CEO letter | Global Britain: What London Fashion Week says about British Luxury
Inspired by Amy Johnson, the record-breaking British aviator of the 1930s, Temperley London’s Autumn/Winter 2018 show at London Fashion Week was as thought-provoking as it was beautiful.
Amongst the haute-glamour of Temperley’s embellished, emblematic dresses there was an intriguing theme taking flight: a khaki flying-suit and military style blousons featured appliqued airmail stamps, stars, a ‘She Who Dares Wins’ slogan, riffing on the famous SAS motto; a shearling aviator jacket; a recurring hint of fine parachute cords in decorative embroidery; lithe bias-cut evening dresses cinched at the waist with safety-buckle belts; all worn with lace-up jump boots in coloured satin. More than a celebration of strong, trailblazing women, the show seemed to signal an adventurous, pioneering mood, inviting us to look outward, to focus on the far horizon.
I spent all of last week immersed in Walpole’s work on international trade – not least the first dinner for the Walpole Export Strategy Group and Consumer Goods Group with Antonia Romeo, Permanent Secretary of the Department of International Trade and Investment, herself a strong, trailblazing woman – emerging only on Friday afternoon, blinking into the bright lights of Fashion Week.
Perhaps I may be forgiven for sounding a little feverish, but I found it hard not to read everything I saw at the shows in allegorical terms, each in its own unique way saying something powerful and intriguing about the value of British luxury: how it is perceived by its customers overseas; what it says about the Britain we want to be, as well as what we are; and about acknowledging how British culture, heritage and Made in Britain appeals to the luxury customer.
Beyond Heritage, Mulberry’s show and weekend pop-up at Spencer House, offered a romantic and compellingly modern take on Creative Director Johnny Coca’s love of English classics, history and figures, of “British culture, English culture”, referencing Edwardiana and garden parties, Ascot Ladies’ Day and country houses, yet reworked for today. As Coca says, “…a heritage [is] something you can pass down, and something for the next generation to make their own.”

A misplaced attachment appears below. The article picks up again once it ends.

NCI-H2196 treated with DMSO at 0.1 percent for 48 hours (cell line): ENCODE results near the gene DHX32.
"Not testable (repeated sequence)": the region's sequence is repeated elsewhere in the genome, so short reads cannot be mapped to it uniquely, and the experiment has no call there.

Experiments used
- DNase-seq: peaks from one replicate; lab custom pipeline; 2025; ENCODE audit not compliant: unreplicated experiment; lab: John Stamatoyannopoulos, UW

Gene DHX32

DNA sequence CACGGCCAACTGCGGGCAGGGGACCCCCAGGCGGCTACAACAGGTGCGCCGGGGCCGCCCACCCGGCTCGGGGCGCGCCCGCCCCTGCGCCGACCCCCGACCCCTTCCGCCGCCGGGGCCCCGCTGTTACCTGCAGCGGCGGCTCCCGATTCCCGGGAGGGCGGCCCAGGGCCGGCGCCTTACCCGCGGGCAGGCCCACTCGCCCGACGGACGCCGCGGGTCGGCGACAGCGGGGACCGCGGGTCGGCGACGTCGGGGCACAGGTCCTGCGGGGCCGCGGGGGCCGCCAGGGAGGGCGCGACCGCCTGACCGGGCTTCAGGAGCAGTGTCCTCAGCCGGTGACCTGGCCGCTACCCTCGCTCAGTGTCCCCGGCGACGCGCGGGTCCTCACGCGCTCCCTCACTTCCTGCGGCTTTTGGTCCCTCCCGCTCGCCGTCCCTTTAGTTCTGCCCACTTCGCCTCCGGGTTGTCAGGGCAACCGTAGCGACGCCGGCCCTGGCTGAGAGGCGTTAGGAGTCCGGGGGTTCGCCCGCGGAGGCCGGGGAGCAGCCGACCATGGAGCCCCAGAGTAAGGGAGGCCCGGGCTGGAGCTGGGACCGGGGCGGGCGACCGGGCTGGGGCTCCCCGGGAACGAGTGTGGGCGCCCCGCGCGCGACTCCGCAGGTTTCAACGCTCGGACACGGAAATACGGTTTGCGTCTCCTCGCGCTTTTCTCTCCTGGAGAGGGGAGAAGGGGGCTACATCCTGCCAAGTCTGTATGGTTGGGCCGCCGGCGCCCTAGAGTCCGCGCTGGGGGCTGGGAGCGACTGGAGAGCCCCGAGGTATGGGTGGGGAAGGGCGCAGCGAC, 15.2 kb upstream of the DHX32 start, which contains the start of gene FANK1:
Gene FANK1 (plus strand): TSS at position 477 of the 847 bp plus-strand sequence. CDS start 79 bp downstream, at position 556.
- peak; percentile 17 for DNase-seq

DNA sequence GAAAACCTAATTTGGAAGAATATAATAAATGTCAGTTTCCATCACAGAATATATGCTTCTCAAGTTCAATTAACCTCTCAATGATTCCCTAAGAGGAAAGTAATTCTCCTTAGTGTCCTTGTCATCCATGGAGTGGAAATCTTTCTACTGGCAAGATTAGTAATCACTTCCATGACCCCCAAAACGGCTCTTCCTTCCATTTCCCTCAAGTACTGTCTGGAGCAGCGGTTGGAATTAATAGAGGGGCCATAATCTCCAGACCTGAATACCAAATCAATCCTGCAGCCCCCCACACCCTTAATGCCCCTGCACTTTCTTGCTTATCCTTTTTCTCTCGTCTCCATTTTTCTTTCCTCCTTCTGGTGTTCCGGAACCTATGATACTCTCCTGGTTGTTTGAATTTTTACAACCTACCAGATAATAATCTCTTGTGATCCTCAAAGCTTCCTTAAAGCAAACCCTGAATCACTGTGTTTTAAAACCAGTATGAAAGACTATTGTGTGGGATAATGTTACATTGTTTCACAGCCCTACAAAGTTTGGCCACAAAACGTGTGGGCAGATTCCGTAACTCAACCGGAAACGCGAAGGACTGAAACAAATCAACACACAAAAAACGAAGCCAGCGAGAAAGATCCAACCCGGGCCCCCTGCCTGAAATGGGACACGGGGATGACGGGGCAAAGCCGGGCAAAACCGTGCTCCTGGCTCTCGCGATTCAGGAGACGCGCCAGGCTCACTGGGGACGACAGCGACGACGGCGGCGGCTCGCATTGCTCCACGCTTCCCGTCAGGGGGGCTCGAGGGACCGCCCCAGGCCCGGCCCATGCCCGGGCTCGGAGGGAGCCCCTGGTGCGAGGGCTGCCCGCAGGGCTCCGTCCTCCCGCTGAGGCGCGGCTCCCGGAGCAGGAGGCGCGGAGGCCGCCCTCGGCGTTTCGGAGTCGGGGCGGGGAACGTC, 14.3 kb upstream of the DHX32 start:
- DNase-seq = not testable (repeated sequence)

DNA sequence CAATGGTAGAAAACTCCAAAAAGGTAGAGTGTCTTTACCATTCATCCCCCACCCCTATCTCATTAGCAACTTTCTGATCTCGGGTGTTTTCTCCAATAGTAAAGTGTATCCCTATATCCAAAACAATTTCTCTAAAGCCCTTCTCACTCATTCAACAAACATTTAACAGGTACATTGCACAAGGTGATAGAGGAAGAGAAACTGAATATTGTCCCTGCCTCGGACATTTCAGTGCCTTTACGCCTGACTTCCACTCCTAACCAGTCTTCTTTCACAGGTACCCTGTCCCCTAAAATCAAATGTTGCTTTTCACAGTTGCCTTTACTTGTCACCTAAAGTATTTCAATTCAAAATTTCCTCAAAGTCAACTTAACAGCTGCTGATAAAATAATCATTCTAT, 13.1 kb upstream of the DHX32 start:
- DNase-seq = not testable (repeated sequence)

A brand with a 220-year history, Johnstons of Elgin showed a whole new way to inspire a new generation with its London Fashion Week debut. Creative Director Alan Scott’s Autumn/Winter ’18 collection was an inspiring example of provenance, quality and design, brought together in an alluring, highly covetable collection of cashmere, vicuna and merino, all made at the Johnston’s mills in Elgin, Newmill and Hawick in Scotland (eat your heart out, Brunello Cuccinelli).
Temperley London, Johnstons of Elgin, Mulberry: these Walpole members are perfect examples of why British luxury is such a beacon of export excellence, with nearly 80% of production value destined for overseas markets. As the UK government prepares its first independent trade strategy in over 40 years, it’s clear our sector has a rich narrative of export success to contribute to the conversation, not least in its success in markets outside the European Union – America, China, the Middle East.
The magical richness of our heritage, the authenticity that comes with provenance, the maverick imagination underpinned by highly skilled craftsmanship, the ability to weave new, exciting stories to delight and intrigue a discerning customer, all of these have enormous, proven appeal for an overseas consumer and should give us real confidence in making the most of opportunities in a post-Brexit world. Like Temperley London, let’s put Amy Johnson’s example front of mind; we can fly out to worlds we know well, faster, better, more boldly, and fly to new worlds in expectation of success – she who dares, wins.